EDNRB gene variants and melanoma risk in two southern European populations

Clinical and Experimental Dermatology (Impact Factor: 1.09). 04/2011; 36(7):782 - 787. DOI: 10.1111/j.1365-2230.2011.04062.x


Background. EDNRB gene variants were reported to be associated with melanoma risk in French patients, with the S305N variant showing the highest frequency.
Aim. To verify the S305N association with melanoma risk in an independent larger French population (378 patients, 389 controls); to investigate the role of EDNRB variants in melanoma risk in an Italian population (133 patients, 118 controls); and to explore the association of CDKN2A or CDK4 mutations with the S305N EDNRB variant in a subgroup of patients (59 French, 12 Italian) with a suspected hereditary predisposition to melanoma (familial melanoma, sporadic multiple primary melanoma or melanoma associated with pancreatic cancer).
Methods. The S305N variant was genotyped in the French population, while the EDNRB gene in the Italian population was entirely sequenced.
Results. Overall, there was no significant difference in the frequency of the S305N variant between patients with sporadic melanoma and controls in either the French or the Italian population. However, a significantly higher S305N allele frequency was detected in French patients with a suspected hereditary predisposition to melanoma compared with controls (P = 0.04). In addition, in this subgroup of patients, the S305N allele was also significantly associated with the presence of CDKN2A mutations (P = 0.04).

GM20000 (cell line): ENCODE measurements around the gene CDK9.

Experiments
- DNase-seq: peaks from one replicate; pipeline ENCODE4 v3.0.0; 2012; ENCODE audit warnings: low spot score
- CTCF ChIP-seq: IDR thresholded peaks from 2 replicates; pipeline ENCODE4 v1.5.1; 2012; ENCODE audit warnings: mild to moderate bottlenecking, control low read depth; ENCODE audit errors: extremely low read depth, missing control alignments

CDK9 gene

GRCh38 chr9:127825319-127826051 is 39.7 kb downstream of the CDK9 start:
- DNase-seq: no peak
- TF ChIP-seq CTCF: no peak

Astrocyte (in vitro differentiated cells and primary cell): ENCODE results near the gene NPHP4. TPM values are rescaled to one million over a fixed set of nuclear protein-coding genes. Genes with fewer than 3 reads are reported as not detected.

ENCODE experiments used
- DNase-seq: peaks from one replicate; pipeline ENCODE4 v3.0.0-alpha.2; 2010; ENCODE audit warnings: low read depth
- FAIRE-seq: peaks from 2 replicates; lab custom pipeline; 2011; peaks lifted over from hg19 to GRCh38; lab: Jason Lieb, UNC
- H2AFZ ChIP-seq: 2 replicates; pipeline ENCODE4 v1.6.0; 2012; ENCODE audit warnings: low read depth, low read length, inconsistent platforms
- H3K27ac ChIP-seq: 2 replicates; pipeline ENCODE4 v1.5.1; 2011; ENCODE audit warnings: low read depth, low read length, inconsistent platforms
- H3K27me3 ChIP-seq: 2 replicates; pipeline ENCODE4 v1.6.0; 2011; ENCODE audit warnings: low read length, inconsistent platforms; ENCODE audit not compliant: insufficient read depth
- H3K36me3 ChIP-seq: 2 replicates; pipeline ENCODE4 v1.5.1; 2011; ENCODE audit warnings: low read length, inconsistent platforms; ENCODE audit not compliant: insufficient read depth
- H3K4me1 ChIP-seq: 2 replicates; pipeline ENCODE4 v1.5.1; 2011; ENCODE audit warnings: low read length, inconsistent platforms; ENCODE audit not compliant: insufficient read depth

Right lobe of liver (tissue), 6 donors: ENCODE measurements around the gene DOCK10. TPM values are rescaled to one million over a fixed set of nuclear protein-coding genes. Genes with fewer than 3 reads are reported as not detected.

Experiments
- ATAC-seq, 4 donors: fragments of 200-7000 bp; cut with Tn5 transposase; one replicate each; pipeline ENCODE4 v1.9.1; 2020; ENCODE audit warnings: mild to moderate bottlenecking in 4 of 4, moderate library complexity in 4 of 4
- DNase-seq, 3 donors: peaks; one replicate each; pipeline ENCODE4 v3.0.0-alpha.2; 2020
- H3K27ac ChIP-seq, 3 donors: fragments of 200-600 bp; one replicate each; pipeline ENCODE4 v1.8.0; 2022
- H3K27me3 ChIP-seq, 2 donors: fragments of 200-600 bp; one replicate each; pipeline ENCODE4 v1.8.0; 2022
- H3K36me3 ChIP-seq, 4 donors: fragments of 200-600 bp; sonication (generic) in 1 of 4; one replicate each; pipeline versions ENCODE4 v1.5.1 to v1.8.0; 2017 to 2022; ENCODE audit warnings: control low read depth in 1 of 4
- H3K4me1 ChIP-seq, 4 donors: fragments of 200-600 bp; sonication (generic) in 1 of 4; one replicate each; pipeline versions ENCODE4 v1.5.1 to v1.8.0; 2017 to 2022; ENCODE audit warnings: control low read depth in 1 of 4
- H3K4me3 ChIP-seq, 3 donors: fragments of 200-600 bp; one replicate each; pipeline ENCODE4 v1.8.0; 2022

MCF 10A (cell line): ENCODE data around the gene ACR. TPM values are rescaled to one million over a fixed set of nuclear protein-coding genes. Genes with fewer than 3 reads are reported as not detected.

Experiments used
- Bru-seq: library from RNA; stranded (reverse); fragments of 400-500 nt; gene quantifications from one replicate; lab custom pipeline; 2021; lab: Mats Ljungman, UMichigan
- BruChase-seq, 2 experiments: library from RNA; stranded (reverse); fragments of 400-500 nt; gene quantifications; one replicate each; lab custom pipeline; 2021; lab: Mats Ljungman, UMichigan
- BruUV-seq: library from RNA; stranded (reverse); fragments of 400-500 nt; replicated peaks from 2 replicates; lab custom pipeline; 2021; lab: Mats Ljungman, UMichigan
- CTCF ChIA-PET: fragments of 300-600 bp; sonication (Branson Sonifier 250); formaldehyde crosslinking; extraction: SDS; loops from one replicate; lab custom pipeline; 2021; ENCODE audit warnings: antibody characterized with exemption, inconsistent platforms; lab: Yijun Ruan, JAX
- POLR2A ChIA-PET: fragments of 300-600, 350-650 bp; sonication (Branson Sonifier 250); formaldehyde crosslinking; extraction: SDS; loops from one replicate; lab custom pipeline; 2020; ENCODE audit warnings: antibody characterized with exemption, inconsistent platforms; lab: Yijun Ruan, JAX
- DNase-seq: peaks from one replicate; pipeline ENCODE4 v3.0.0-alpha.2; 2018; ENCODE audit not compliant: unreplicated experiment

Conclusions. Our results showed no evidence of association of the S305N EDNRB polymorphism with sporadic melanoma risk in either the French or Italian populations, but there was an indication that EDNRB might be a melanoma-predisposing gene in French patients with a suspected hereditary predisposition to melanoma.

8 Reads
  • [Show abstract] [Hide abstract]
    ABSTRACT: UV radiation is among the most important environmental carcinogens, abundant in sunshine and artificial tanning devices. UV is also among the most important causative factors for the development of melanoma, the most lethal of all UV-induced skin malignancies. Roughly 75,000 people in the United States alone are diagnosed with melanoma and nearly 10,000 die of the disease annually. UV mutations clearly contribute to development of melanoma (1). This article is protected by copyright. All rights reserved. This article is protected by copyright. All rights reserved.
    Experimental Dermatology 02/2015; 24(6). DOI:10.1111/exd.12663 · 3.76 Impact Factor

Similar Publications